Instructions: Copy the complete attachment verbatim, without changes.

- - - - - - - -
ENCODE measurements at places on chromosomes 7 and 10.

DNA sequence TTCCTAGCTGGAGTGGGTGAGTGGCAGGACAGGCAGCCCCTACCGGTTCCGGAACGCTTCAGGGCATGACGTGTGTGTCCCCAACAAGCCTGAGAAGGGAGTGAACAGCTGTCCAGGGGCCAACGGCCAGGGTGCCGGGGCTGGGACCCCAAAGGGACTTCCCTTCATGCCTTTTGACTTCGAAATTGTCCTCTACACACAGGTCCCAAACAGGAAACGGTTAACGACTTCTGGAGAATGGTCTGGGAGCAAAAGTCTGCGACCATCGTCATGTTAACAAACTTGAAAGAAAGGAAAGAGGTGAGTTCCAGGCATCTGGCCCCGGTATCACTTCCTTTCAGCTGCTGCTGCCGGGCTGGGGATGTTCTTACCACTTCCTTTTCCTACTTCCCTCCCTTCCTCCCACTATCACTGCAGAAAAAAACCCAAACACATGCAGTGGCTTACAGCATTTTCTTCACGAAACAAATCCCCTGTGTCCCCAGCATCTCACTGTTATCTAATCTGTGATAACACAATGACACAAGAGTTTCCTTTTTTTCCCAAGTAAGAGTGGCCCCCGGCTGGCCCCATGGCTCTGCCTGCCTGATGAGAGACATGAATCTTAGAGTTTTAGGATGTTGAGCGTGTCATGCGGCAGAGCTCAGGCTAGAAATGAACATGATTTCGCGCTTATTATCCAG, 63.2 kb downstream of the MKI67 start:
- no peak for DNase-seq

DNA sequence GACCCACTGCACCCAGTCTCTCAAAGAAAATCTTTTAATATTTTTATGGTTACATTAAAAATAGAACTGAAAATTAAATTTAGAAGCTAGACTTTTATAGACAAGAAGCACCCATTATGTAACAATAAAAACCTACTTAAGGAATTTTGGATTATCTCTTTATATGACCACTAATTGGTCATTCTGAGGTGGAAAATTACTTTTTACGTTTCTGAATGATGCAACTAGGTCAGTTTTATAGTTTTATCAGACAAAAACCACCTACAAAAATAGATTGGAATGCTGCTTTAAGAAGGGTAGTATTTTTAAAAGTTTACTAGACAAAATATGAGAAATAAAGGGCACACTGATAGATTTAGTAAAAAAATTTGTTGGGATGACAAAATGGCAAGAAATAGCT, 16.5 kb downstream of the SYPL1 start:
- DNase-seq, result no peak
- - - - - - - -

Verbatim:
ENCODE measurements at places on chromosomes 7 and 10.

DNA sequence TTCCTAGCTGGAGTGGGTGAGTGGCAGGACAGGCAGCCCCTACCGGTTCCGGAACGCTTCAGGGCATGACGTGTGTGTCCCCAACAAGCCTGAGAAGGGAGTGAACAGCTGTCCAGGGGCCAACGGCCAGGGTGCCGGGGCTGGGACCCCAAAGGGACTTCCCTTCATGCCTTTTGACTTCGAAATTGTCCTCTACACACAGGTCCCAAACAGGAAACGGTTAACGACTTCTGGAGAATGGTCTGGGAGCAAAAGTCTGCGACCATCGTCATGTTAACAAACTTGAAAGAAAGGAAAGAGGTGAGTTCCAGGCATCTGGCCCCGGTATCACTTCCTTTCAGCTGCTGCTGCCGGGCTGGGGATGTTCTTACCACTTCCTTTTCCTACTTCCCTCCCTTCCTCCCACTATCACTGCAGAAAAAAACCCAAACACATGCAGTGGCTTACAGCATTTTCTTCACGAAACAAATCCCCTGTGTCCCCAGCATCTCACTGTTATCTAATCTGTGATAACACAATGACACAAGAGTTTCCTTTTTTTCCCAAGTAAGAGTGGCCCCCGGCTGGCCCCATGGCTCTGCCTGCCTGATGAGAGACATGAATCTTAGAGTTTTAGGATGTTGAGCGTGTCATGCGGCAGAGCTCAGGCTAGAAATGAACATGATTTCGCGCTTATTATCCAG, 63.2 kb downstream of the MKI67 start:
- no peak for DNase-seq

DNA sequence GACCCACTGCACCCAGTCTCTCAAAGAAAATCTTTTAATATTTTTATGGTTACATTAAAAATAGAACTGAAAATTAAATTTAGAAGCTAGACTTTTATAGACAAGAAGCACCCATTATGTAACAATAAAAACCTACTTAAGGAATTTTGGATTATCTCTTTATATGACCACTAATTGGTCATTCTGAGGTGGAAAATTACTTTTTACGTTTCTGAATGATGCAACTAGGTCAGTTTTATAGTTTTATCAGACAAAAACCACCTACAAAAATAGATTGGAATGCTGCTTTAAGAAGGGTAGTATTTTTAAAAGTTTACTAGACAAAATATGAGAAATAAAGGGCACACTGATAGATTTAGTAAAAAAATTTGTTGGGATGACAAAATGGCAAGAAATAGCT, 16.5 kb downstream of the SYPL1 start:
- DNase-seq, result no peak